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Catholic Activity: Hear No Evil


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A story about Father John Gerard, S.J., and the clanking chains.


In the Autobiography of a Hunted Priest, Father John Gerard, an English Jesuit, tells the story of his life in the disguise of a country gentleman during the years when Catholics and their priests were outlawed by the English. Appearing openly and in high fashion, playing at cards, hunting, making himself a charming guest and companion, he secretly said Mass for Catholic families, instructed converts, gave retreats and from time to time hid in hiding-holes to escape arrest by the pursuivants — priest-hunters. Finally he was caught and imprisoned in a place called "the Counter in the Poultry," a set of four houses used by the Crown for a prison.

The jailer had been told to put him in close confinement but to treat him well as he was a gentleman, but this made no impression on the jailer. He put him instead in a tiny garret with a doorway so small he had to crawl through on his hands and knees, a ceiling so low he could stand only by the bed, and the window always open so that on rainy days and nights the bed, his only piece of furniture, was always soaked. The stench from the prison privies was ever-present, but the priest was at peace and wrote, "By God's blessing, I enjoyed that peace of soul which the world does not and cannot give."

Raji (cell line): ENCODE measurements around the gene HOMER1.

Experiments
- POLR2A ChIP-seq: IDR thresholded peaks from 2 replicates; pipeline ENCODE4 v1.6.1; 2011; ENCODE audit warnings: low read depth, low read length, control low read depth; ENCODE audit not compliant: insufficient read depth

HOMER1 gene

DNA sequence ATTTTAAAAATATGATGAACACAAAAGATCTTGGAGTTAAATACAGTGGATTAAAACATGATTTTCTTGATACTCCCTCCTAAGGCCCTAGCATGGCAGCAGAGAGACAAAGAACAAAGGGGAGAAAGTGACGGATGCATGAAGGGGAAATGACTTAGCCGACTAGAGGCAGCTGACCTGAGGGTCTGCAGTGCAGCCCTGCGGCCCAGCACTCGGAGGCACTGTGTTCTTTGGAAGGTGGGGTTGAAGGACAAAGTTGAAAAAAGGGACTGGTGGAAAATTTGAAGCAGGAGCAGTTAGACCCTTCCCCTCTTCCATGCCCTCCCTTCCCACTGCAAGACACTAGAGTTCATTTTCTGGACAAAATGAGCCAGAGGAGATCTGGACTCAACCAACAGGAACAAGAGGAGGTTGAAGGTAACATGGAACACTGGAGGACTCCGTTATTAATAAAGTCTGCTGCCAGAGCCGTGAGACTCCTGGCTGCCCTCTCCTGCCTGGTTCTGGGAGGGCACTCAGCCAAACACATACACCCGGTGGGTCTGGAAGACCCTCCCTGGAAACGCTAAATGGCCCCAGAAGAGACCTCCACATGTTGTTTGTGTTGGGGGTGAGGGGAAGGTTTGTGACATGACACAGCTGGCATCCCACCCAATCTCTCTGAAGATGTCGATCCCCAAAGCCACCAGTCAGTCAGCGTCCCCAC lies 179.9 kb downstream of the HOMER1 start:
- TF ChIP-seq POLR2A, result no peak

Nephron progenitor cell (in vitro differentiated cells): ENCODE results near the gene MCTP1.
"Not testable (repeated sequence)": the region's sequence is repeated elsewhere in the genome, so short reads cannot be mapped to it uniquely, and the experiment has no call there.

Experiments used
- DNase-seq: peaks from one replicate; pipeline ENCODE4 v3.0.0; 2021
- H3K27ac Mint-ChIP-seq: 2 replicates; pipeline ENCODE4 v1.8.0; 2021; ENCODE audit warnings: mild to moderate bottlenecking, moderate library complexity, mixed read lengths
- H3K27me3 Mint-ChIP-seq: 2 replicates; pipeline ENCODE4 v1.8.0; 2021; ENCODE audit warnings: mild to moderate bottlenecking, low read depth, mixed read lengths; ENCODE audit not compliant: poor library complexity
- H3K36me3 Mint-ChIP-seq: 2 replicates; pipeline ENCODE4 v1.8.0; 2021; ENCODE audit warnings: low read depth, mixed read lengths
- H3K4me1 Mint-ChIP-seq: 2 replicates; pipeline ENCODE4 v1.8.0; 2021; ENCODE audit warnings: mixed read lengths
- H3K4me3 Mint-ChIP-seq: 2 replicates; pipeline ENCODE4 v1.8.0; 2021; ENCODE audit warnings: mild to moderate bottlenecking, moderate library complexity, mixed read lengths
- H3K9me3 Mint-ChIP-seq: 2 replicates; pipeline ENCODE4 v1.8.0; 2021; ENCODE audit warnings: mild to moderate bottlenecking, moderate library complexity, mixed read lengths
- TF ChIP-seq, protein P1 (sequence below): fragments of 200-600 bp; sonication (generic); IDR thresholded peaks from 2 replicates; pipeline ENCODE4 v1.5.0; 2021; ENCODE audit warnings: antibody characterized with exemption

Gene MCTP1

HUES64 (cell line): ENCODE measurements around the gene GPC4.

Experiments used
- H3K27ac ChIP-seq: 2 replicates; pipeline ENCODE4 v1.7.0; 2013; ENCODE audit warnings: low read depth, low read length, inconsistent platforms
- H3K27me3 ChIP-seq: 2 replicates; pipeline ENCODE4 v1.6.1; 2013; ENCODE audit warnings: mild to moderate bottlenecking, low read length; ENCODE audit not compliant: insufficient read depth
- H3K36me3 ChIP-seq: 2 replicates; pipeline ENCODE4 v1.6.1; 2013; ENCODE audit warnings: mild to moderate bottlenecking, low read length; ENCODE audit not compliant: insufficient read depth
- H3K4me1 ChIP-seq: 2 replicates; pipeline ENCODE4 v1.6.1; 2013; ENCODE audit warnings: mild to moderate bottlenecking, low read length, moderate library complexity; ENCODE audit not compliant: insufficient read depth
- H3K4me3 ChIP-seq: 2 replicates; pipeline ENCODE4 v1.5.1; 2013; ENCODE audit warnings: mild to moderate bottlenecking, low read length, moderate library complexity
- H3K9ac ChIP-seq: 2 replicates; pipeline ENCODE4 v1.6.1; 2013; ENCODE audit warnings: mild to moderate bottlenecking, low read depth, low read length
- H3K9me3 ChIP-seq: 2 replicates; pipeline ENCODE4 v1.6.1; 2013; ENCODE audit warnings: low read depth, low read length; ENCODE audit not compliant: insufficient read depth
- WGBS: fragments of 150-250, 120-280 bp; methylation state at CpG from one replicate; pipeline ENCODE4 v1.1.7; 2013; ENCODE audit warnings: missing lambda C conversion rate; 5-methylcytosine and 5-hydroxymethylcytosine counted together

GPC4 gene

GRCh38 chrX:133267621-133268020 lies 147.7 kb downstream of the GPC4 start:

Nearby, out of sight, were other prisoners, not gentlemen, and it was because of them that during the three-month stay in the Counter in the Poultry, Father Gerard polished the chains on his legs.

"When I first had them on, they were rusty, but I had made them bright and shining by wearing them every day and moving about in them. My cell was narrow and I could have walked across in three paces if my legs had been free. I used to shuffle from side to side with short steps. In this way, I got some exercise. Also, and this mattered more, when the prisoners below started singing lewd songs and Geneva psalms, I was able to drown out their noise with the less unpleasant sound of my clanking chains."

There is always something we can do to keep our sense of hearing from being an avenue of sin for us — even if it is just walking away.

Activity Source: Saints and Our Children, The by Mary Reed Newland, P.J. Kenedy & Sons, New York; reprinted by TAN Publishers, 1958

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